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Edema -General Aspects

This lecture on edema simplifies the concept of development of edema along with related causes and aspects.

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Outline of Lecture


Edema is defined as a palpable swelling produced by expansion of the interstitial fluid volume.

When massive and generalized, the excess fluid accumulation is called anasarca.

Pathophysiology of edema formation

There are two basic steps involved in edema formation:

  • An alteration in capillary hemodynamics that favors the movement of fluid from the vascular space into the interstitium.
  • The retention of dietary or intravenously administered sodium and water by the kidneys.

Capillary hemodynamics

The exchange of fluid between the plasma and the interstitium is determined by the hydraulic and oncotic pressures in each compartment.

The relationship between these parameters can be expressed by Starling’s law.

Starling’s law

Capillary hydrostatic pressure

Interstitial hydrostatic pressure

Capillary oncotic pressure

Interstitial oncotic pressure

Net filtration  =

Lp S   x   (Δ hydraulic P – Δ oncotic P)

Lp is the unit permeability of the capillary wall

S is the surface area available for fluid movement

Δ hydraulic P = P capillaries  – P interstitial fluid

Δ oncotic P =  O capillaries  – O interstitial fluid

Renal sodium retention


As noted above, the retention of fluid by the kidney in edematous states can represent :

  • An appropriate compensatory response to effective arterial or circulating volume depletion
  • An inappropriate manifestation of renal disease.

Major causes of edema according to primary mechanism

Increased capillary hydraulic pressure

A. Increased plasma volume due to renal Na+ retention

1. Heart failure, including cor pulmonale

2. Primary renal sodium retention

a.Renal disease, including the nephrotic syndrome

b. Drugs: calcium channel blockers, NSAIDs, fludrocortisone, estrogens

c. Refeeding edema

3. Pregnancy and premenstrual edema

B. Venous obstruction

1. Cirrhosis or hepatic venous obstruction

2. Acute pulmonary edema

3. Local venous obstruction

C. Decreased arteriolar resistance

  • Calcium channel blockers (?)
  • Idiopathic edema (?)


A. Protein loss

1. Nephrotic syndrome

2. Protein-losing enteropathy

B. Reduced albumin synthesis

1. Liver disease

2. Malnutrition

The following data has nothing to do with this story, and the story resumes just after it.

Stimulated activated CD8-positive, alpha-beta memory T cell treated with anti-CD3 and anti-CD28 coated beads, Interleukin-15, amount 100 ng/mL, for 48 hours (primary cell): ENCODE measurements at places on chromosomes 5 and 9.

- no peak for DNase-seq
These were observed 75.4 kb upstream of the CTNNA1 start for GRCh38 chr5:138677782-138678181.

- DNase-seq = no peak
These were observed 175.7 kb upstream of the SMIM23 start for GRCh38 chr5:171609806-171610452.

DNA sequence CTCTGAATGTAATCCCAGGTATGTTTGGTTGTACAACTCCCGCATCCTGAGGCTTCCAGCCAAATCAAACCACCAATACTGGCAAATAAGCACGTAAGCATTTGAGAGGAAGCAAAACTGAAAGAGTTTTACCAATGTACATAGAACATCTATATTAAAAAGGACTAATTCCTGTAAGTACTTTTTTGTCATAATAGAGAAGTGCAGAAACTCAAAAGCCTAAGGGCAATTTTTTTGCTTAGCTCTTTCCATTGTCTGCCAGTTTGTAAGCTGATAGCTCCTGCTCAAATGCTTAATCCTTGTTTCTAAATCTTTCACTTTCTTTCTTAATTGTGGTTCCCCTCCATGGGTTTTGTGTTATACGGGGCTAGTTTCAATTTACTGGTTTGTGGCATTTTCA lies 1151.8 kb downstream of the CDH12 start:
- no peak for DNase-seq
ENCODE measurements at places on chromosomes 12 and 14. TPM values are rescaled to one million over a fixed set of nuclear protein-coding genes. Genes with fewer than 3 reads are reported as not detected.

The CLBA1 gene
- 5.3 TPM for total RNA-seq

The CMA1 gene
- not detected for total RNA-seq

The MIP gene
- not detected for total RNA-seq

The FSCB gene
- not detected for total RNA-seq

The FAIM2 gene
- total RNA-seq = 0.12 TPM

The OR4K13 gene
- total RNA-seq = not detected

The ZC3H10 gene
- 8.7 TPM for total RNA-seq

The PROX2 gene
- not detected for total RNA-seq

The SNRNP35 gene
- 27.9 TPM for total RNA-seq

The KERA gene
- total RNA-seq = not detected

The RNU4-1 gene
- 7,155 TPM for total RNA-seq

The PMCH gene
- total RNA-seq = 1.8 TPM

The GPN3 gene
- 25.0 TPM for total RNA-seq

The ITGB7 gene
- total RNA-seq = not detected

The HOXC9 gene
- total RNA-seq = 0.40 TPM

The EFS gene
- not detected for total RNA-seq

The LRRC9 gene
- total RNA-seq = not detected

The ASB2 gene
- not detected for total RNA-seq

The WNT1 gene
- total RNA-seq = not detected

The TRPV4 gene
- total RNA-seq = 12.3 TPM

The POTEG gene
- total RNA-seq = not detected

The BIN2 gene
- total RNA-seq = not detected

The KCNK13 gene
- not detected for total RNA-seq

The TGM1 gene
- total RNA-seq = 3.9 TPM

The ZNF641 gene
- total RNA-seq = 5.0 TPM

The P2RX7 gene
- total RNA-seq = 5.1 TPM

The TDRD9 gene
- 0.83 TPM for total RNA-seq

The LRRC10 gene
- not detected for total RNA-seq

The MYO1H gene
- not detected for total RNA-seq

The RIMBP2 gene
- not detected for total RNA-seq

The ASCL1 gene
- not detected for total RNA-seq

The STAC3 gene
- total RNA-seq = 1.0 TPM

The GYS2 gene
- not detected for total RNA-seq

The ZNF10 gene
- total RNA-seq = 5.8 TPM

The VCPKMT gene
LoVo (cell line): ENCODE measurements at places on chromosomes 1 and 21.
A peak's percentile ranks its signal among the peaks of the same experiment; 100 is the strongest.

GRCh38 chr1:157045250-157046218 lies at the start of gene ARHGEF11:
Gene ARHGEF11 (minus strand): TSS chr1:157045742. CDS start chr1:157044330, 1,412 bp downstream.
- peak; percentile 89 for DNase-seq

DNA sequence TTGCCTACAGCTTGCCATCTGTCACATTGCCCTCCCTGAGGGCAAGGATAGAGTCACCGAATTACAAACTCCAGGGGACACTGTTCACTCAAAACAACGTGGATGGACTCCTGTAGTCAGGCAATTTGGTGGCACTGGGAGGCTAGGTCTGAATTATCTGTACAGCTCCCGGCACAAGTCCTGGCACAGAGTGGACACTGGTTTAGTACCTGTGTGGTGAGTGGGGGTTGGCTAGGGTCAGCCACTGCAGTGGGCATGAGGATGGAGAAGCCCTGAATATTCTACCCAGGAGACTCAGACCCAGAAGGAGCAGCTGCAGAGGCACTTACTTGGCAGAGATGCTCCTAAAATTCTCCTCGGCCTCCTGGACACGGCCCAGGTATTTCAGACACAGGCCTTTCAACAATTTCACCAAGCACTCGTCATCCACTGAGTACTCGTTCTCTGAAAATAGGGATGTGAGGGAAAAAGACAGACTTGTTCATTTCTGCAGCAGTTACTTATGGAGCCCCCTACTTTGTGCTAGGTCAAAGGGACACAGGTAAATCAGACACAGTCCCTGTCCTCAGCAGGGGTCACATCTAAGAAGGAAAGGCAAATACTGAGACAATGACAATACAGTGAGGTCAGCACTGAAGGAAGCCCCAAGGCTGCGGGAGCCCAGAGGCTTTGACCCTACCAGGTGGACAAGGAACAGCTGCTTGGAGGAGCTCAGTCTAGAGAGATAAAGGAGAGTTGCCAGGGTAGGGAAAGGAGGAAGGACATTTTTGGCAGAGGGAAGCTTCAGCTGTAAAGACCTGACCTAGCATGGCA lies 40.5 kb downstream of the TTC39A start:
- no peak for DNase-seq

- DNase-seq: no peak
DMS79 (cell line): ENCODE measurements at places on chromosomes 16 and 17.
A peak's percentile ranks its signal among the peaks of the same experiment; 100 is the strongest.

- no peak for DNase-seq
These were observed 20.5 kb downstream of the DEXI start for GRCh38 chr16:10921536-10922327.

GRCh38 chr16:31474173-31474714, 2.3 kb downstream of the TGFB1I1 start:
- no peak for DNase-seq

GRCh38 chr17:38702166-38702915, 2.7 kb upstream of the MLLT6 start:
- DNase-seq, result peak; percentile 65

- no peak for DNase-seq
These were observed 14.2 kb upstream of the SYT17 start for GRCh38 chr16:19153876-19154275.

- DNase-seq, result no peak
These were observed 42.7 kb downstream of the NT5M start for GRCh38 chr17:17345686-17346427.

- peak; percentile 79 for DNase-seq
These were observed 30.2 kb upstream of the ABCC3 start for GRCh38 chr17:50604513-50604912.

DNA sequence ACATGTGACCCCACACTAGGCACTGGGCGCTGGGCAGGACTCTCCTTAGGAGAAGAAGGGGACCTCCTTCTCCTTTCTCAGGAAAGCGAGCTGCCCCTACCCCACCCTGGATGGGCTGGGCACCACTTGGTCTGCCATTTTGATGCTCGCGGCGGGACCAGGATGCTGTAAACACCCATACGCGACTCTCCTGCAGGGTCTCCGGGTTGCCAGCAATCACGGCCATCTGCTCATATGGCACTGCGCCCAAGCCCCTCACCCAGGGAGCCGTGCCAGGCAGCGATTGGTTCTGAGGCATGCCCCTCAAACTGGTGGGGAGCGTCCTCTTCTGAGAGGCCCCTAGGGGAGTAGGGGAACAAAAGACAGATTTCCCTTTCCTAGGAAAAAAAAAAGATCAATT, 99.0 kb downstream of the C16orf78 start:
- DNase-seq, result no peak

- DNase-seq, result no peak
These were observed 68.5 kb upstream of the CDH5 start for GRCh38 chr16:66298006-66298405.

Increased capillary permeability

A. Idiopathic edema

B. Burns

C. Trauma

D. Inflammation or sepsis

E. Allergic reactions, including certain forms of angioedema

F. Adult respiratory distress syndrome

G. Diabetes mellitus

H. Malignant ascites

Lymphatic obstruction or increased interstitial oncotic pressure

A. Lymph node dissection

B. Nodal enlargement due to malignancy

C. Hypothyroidism

D. Malignant ascites


The most common causes of generalized edema seen by the clinician are:

  • Heart failure
  • Cirrhosis
  • Nephrotic syndrome and other forms of renal disease
  • Premenstrual edema and pregnancy

Heart failure

The edema in the different causes of heart failure is due to an increase in venous pressure that produces a parallel rise in capillary hydraulic pressure.

Pure left heart failure typically present with pulmonary but not peripheral edema.

Pure right ventricular failure results in prominent edema in the lower extremities and perhaps ascites.

Both right and left ventricle failure often leads to the simultaneous onset of pulmonary and peripheral edema.


The development of portal hypertension is the first step toward fluid retention in the setting of cirrhosis.

Patients with cirrhosis and ascites usually have a marked reduction in systemic vascular resistance and in mean arterial pressure plus an increase in cardiac output.

The retention of sodium and water increases the plasma volume.

Nephrotic syndrome

Two major factors have been thought to be responsible for this problem and it is likely that both contribute to a variable degree in individual patients:

  • Arterial underfilling as the low plasma oncotic pressure leads to plasma volume depletion
  • Sodium retention directly induced by the renal disease



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